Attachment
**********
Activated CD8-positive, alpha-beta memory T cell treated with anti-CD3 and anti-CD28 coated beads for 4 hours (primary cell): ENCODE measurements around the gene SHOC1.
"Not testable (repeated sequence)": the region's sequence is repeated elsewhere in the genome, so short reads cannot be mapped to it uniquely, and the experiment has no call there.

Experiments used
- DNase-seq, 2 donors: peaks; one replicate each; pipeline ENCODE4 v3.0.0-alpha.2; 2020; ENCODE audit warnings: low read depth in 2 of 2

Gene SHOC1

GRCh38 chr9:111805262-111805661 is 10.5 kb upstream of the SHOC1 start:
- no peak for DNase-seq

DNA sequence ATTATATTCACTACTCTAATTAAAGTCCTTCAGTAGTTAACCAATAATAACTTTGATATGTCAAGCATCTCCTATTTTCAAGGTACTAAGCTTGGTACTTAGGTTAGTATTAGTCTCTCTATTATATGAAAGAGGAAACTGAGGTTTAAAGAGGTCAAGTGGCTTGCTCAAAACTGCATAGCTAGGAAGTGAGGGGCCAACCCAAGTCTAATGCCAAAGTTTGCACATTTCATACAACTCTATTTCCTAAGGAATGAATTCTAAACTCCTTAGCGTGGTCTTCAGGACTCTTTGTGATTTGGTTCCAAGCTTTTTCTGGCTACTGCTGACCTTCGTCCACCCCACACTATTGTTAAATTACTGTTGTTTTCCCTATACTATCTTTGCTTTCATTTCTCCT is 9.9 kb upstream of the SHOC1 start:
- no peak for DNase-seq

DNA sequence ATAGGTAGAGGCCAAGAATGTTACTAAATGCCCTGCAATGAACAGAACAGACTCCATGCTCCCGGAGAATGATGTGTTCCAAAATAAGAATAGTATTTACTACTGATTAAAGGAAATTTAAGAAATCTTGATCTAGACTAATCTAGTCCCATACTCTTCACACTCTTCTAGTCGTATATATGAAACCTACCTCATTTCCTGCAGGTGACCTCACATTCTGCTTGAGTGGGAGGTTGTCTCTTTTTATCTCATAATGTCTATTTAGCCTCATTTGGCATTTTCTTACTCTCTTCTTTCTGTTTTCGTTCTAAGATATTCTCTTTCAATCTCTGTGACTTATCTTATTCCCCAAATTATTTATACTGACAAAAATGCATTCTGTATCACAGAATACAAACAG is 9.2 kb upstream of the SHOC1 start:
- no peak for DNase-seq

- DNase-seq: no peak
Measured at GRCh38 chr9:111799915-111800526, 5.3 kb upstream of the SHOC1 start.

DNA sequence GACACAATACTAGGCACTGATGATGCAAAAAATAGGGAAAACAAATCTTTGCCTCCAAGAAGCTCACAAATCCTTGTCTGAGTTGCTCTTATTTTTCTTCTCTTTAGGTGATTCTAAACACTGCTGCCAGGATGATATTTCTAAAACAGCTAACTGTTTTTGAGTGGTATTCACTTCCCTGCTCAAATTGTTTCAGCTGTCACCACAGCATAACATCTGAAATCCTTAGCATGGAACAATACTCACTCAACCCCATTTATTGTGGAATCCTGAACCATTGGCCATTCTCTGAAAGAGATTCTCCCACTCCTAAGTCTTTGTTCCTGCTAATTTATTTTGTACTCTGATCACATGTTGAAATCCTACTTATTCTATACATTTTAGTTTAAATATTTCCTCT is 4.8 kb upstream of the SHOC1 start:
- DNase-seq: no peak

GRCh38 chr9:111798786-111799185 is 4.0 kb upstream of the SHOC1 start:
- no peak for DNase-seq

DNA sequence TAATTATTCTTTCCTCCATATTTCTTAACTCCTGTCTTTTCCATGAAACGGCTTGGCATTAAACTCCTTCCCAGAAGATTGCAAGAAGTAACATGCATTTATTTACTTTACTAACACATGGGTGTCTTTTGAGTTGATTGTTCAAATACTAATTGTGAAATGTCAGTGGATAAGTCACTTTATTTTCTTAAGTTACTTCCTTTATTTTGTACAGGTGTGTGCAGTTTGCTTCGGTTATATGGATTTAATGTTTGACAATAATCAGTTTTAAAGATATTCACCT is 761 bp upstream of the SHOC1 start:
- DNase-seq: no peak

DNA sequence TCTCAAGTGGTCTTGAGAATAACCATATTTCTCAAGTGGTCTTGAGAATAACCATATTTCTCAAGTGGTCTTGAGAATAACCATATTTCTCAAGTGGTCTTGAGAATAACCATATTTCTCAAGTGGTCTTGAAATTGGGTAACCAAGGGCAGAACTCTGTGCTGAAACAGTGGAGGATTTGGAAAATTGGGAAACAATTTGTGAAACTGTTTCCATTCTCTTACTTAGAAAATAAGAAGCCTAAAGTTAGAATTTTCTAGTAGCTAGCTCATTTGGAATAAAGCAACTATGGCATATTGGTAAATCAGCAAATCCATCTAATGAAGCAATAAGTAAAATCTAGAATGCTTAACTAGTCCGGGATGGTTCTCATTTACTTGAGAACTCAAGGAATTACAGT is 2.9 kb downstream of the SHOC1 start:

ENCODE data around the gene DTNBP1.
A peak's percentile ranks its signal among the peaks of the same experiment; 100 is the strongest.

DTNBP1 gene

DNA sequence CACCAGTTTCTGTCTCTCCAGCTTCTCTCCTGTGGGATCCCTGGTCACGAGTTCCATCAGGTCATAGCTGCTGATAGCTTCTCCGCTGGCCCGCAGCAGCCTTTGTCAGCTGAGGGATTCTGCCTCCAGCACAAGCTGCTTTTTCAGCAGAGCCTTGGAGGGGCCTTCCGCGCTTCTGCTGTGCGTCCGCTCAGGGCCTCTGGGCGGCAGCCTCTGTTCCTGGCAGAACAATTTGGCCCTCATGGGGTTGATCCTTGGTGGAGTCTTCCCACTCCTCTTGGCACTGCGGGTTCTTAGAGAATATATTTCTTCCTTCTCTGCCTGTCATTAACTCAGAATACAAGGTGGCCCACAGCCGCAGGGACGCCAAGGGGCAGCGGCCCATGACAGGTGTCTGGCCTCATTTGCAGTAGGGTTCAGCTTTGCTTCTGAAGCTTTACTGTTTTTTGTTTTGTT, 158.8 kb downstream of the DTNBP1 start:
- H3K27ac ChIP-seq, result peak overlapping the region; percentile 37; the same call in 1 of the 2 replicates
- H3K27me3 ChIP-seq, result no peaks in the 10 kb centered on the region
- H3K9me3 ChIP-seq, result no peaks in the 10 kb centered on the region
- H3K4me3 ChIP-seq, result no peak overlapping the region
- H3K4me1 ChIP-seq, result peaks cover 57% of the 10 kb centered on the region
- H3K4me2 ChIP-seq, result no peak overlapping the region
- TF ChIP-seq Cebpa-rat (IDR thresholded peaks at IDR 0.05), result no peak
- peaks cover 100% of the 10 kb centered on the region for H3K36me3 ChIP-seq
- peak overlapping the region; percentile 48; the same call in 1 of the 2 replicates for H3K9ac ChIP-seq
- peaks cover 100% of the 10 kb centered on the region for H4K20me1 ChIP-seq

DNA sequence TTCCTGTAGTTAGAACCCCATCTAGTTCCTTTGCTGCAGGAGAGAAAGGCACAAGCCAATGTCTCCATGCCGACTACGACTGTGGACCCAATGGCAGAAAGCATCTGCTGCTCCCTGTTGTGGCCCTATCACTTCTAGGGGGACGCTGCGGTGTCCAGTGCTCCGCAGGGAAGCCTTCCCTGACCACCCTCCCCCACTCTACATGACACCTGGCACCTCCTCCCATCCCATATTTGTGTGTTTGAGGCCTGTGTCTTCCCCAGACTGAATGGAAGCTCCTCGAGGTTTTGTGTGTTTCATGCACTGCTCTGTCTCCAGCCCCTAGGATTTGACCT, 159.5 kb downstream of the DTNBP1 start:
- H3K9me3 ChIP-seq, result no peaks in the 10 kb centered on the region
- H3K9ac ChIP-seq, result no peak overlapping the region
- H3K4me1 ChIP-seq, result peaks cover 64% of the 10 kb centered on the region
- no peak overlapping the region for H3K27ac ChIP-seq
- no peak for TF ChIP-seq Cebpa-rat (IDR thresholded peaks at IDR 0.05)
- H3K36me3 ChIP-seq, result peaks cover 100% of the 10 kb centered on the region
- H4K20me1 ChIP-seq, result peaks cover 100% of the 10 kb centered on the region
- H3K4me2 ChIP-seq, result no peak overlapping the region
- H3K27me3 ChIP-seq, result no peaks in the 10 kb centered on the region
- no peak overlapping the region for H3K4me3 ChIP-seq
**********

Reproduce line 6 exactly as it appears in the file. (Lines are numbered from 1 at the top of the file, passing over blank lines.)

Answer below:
GRCh38 chr9:111805262-111805661 is 10.5 kb upstream of the SHOC1 start: